Long Term Agroecosystem Research Overview
The LTAR network represents a range of major U.S. agroecosystems, including annual row cropping systems, grazinglands, and integrated systems representative of roughly 49 percent of cereal production, 30 percent of forage production, and 32 percent of livestock production in the United States. Furthermore, the LTAR sites span geographic and climatic gradients representing a variety of challenges and opportunities to U.S. agriculture.
The LTAR network uses experimentation and coordinated observations to develop a national roadmap for the sustainable intensification of agricultural production. While the LTAR network is a new network, experimentation and measurements began at some LTAR sites more than 100 years ago, while other locations started their research as recently as 19 years ago.
A primary goal of LTAR is to develop and to share science-based findings with producers and stakeholders. Tools, technologies, and management practices resulting from LTAR network science will be applied to the sustainable intensification of U.S. agriculture. Technical innovations, including new production techniques, genetics, and sensor infrastructure applied at the farm/ranch level can increase the capacity for adaptive management, reduce time and operational costs, and increase profits and the quality of life for producers.
For full list of LTAR sites, view the sites matrix at https://ltar.ars.usda.gov/sites/.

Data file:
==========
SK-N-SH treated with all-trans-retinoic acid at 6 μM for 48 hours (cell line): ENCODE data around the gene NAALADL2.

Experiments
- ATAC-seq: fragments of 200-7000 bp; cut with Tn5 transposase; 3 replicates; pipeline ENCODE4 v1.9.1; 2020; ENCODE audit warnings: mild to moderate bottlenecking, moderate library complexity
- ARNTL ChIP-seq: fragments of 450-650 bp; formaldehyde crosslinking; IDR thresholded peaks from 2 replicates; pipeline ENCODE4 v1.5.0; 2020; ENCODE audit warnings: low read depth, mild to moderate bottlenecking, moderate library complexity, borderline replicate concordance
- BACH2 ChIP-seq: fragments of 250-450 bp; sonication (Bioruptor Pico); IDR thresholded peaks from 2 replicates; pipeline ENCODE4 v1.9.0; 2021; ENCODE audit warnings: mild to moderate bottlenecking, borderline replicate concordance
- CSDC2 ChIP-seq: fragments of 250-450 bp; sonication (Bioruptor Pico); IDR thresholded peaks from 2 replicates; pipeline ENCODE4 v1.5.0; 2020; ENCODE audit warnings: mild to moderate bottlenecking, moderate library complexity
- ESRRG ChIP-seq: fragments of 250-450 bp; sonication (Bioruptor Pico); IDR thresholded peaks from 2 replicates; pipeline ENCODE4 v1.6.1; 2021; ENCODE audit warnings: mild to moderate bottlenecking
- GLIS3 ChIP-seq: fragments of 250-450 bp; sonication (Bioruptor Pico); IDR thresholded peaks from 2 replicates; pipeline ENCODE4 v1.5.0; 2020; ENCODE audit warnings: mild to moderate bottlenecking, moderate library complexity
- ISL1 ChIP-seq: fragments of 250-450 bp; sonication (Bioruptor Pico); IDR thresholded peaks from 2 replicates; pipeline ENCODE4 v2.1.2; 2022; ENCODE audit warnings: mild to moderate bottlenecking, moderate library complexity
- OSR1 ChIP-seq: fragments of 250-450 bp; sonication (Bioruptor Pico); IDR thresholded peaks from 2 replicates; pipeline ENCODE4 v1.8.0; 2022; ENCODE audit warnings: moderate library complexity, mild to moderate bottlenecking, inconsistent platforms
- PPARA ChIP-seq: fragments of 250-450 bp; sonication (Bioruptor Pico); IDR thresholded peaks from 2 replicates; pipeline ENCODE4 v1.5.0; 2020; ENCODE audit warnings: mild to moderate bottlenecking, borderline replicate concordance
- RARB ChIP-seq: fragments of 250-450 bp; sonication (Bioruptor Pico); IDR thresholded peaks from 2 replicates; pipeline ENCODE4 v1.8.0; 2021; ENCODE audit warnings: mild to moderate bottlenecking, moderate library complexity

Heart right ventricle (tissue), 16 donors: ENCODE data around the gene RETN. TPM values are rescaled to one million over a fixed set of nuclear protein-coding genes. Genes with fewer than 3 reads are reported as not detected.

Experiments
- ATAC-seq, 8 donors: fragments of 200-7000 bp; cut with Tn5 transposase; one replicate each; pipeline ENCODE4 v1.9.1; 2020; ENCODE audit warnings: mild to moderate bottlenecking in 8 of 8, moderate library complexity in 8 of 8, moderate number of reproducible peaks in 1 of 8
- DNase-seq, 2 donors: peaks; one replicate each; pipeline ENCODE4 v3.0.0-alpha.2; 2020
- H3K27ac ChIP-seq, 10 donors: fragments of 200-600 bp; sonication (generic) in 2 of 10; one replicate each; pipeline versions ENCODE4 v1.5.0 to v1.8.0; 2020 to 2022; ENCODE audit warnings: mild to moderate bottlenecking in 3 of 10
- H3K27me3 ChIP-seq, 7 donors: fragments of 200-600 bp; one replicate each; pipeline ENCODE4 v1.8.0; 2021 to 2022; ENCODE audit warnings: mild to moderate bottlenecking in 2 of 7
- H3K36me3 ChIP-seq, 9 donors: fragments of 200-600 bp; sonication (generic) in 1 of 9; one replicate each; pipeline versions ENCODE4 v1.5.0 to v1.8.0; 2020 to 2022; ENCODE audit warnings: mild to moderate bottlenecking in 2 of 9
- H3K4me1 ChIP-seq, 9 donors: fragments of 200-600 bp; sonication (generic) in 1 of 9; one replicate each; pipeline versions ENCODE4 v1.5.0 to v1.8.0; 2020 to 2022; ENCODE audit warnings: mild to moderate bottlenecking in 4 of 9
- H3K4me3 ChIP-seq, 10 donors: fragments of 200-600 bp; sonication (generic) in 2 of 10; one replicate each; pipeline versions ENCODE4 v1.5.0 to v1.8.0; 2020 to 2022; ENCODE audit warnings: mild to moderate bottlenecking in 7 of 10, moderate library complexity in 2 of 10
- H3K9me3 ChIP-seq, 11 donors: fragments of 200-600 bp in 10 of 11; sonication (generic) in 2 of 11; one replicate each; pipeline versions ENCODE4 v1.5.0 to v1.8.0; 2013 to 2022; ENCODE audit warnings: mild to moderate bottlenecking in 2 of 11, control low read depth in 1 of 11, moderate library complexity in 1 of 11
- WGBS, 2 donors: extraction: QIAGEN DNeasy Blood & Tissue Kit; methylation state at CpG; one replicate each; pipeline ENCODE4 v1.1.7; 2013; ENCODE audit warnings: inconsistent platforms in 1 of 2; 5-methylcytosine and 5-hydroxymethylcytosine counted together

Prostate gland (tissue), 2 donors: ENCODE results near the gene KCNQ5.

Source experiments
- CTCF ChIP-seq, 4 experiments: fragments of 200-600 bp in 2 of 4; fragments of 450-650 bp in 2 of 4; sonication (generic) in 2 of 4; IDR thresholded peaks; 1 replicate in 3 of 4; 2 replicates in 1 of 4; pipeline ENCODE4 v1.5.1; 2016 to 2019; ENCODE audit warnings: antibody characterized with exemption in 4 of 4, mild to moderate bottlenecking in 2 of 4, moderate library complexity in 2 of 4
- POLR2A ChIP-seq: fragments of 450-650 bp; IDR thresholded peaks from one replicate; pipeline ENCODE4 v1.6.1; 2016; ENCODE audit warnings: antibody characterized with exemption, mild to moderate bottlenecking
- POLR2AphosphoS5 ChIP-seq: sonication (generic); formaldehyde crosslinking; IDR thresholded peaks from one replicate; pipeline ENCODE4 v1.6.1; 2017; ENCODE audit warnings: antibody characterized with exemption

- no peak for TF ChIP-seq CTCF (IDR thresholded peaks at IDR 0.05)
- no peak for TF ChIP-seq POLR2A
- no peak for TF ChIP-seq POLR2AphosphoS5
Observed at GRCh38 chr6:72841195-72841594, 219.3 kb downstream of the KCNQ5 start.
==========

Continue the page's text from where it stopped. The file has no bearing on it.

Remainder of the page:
For more information about the LTAR network visit: https://ltar.ars.usda.gov
LTAR Research Sites
Data from the following LTAR sites are presented. They are related to topics such as agricultural sustainability, climate change, ecosystem services, and natural resource conservation at the watershed or landscape scale.
In 1933 and 1935, two transects were established in the Natural Revegetation Exclosure and Pasture 8b, respectively, to measure long-term soil movement in areas undergoing mesquite invasion.
Phenocam images overlooking miscanthus field.
Phenocam images overlooking row crop field.
The Effects of Changing Vegetative Composition on the Abundance, Species Diversity and Activity of Birds in the Chihuahuan Desert
A variety of mechanisms, both anthropogenic and natural, can lead to changes in the vegetation composition of a community. In semi- desert grasslands, for example, Schlesinger et al.
Objectives. Desertification is hypothesized to have altered the spatial and temporal availability of resources required by the biota. Results of desertification on the Jornada include changes to shrub dominated communities and major soil changes.
Biomass of annual and perennial forbs and grasses was obtained from a one meter quad selected at random just downslope from each of the 6 5-meter segments of the 30 meter plant line intercepts located perpendicular to the transect station marker.